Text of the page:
On Mon, 25 Jul 2005 17:30:15 +0000 (UTC), "vsop"
My new neighbour has relocated a row of Raspberries to up against the wall
of her garage so they can be watered by rain dripping off from the
roof......(No gutters on the roof)
However, the roof is asbestos and when I pointed out that there might be a
danger from asbestos being taken up by the plants, either thro the roots,
leaves or fruit, she was quite certain that it was not possible for asbestos
to be absorbed in this way and there was no danger to her family eating the
fruit in future years.
She may be right, I don't know, perhaps I'm being over concerned and am
totally wrong, but I certainly wouldn't take the risk and I'm very worried
that she's placing her family in danger from ingesting cancer causing
Whets the general opinion on this ?
Your neighbour is right. It's the physical presence of asbestos
particles that causes cancer. Asbestos minerals (and there are several
types, see below), have a fibrous structure. The individual crystals
grow in the form of long thin filaments. When these are ingested, most
commonly as dust into the lungs, the body attempts to get rid of them
by enclosing them in a scavenger cell (a macrophage IIRC) and then
dissolving them. Asbestos fibres are too long to be enclosed
completely, and persist. The repeated but unsuccessful attempts of the
body to get rid of them eventually result in the formation of a tumor.
But a lot depends on the type of asbestos. The general impression
given is that it's all the same stuff, which it isn't. There are two
types commonly used by industry and met with by the general public:
white asbestos (the mineral chrysotile) and blue asbestos (the mineral
crocidolite, aka fibrous riebeckite). They are entirely different
minerals, with different chemical properties and crystalline
structures. The only thing they really have in common is their fibrous
Most asbestos-cement products made since the 1960's contain white
asbestos only, at about the 10% level IIRC. White asbestos dissolves
slowly in acid, which means it can and may dissolve in the stomach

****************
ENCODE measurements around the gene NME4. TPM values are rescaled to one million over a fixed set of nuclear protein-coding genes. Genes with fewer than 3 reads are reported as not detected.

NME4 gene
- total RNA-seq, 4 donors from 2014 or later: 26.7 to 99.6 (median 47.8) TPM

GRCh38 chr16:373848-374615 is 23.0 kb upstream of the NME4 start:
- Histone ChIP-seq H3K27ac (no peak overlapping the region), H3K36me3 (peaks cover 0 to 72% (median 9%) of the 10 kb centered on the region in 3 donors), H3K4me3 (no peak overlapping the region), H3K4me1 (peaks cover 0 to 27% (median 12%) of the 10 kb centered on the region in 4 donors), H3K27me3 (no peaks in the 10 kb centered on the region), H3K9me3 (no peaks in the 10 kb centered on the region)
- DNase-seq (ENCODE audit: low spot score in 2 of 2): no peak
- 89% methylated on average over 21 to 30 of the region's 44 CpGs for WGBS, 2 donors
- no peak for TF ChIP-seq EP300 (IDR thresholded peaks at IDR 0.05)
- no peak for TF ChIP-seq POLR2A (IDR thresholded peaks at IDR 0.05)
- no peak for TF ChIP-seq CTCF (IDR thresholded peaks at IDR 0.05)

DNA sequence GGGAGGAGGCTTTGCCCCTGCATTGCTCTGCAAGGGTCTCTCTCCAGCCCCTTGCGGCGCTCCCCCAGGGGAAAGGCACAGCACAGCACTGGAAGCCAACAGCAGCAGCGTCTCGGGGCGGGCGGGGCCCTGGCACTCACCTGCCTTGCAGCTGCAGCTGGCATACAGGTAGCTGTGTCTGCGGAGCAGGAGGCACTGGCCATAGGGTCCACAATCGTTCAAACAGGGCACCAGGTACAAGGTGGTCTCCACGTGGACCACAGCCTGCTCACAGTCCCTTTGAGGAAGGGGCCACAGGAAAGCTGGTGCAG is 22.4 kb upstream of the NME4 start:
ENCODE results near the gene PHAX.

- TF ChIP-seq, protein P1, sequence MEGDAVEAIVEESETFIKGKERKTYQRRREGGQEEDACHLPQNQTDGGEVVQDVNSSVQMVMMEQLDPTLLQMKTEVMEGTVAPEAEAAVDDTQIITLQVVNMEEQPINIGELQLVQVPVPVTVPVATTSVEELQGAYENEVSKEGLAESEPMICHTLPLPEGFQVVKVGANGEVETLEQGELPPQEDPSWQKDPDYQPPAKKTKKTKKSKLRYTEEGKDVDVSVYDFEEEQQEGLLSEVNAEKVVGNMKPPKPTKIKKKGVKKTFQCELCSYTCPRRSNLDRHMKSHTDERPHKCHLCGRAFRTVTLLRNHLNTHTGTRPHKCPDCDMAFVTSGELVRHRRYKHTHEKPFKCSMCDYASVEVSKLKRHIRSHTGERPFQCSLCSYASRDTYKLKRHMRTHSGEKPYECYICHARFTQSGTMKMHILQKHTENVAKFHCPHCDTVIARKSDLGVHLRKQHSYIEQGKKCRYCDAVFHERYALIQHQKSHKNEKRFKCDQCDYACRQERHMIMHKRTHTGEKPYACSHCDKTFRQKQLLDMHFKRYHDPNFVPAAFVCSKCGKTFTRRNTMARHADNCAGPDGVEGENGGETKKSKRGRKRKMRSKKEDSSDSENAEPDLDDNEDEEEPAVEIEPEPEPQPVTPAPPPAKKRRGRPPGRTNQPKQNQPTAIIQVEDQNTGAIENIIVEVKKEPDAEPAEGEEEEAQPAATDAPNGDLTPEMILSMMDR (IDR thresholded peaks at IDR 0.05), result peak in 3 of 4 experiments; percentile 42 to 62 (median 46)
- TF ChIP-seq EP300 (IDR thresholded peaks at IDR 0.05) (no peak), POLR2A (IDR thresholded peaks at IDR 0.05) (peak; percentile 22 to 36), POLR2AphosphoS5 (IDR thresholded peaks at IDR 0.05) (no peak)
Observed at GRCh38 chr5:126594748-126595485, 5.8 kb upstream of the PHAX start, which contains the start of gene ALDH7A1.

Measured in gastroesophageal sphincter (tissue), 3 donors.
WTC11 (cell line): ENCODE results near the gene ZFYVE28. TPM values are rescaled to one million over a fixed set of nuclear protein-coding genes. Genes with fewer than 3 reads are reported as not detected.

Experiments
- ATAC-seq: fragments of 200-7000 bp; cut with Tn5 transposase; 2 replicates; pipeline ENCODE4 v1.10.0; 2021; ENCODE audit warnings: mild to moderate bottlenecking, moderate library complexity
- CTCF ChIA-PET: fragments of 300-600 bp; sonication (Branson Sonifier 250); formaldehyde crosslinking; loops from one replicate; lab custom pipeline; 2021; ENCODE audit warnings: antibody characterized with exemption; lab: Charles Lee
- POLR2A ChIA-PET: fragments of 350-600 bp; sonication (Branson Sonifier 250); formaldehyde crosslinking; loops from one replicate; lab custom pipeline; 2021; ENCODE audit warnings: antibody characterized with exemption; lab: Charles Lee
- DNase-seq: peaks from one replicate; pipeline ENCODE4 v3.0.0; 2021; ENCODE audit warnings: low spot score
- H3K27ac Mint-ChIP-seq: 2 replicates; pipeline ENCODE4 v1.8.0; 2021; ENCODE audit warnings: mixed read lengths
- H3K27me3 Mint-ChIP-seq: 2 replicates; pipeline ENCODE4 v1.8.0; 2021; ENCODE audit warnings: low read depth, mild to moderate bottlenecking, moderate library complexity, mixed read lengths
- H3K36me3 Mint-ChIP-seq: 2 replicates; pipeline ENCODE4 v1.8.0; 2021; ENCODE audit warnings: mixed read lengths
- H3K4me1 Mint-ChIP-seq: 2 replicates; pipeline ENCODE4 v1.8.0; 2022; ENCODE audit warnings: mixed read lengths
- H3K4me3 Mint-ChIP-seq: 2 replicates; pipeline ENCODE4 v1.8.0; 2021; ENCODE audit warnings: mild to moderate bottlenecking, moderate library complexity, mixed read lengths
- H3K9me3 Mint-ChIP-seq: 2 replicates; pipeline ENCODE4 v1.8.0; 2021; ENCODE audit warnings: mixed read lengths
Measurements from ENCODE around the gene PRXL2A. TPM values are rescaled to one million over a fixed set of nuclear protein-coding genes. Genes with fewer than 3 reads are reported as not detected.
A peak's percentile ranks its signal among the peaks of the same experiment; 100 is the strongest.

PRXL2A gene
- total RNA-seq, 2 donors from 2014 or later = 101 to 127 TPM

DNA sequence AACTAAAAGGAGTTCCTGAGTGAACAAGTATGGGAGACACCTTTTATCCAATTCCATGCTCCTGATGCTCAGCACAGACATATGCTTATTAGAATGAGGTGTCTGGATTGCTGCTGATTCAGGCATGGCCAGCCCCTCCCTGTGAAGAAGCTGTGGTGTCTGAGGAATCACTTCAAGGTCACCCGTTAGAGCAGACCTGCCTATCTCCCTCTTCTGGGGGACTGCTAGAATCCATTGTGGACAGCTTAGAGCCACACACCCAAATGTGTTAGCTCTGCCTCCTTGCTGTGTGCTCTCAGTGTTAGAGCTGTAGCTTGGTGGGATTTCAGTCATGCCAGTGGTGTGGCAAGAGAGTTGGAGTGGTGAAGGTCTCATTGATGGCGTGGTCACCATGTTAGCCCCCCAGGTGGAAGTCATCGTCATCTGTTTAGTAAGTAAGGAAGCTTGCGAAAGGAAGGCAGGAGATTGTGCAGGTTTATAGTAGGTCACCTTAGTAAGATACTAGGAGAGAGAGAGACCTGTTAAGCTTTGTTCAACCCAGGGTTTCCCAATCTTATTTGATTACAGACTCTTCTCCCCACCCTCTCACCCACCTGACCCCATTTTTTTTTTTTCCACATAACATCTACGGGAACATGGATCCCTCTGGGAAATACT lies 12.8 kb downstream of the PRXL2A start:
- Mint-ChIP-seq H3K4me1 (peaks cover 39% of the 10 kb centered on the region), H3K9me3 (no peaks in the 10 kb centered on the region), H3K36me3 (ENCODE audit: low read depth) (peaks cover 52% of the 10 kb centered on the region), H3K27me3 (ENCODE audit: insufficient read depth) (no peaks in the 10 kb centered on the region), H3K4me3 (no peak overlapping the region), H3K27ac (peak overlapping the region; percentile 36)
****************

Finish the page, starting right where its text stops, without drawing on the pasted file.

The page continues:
(but whether it remains there for long enough, I don't know). The
resulting products are harmless (and also occur in many pharmaceutical
preparations). It can also dissolve in the lungs, although much more
slowly than in the stomach as the acidity is very much less. Residence
times in the lungs are in the order of 6 to 12 months, I believe.
Consequently, white asbestos is less of a hazard than other types
because it can dissolve and doesn't persist for long enough for tumors
to form. However, prolonged exposure to high concentrations can result
in cancers. The asbestos deposits in Quebec are of this type, and
claims by the workers for compensation nearly bankrupted parts Lloyds
insurance a couple of decades ago.
OTOH the really nasty stuff is blue asbestos, extensively used in
thermal insulation and fire-proof fabric because of its longer
filaments. It is not readily dissolved in acid and will persist e.g.
in the lungs for many years, eventually causing tumors to form. But it
takes a long time. Anything ingested by mouth moves quite rapidly
through the intestines and is excreted within a few days, so I'd be
surprised if even blue asbestos caused stomach or intestinal cancers.
If it has been shown conclusively that blue asbestos does cause such
cancers, it must surely be only after exposure to high concentrations
over a long period.
Cement products made in the late 1940's and 1950's sometimes contained
a blend of white and blue asbestos, so inhaling the dust from them
could be potentially harmful. As there's no simple way of knowing
whether your old asbestos-cement shed contains just white asbestos, or
a blend of blue and white, it's sensible to treat all old asbestos-
cement as being potentially hazardous, and take appropriate
precautions when handling it.
There are other hazardous forms of 'asbestos' (e.g brown asbestos and
tremolite, both related to the blue variety IIRC), but these are
rarely encountered commercially.
I should add that I have no specific expertise in the field of
asbestos. But I spent my career working for a company involved in the
mining of finely powdered white minerals from all over the world.
Inevitably one picked up a certain amount of background information on
the hazards of mineral dusts in general, including asbestos.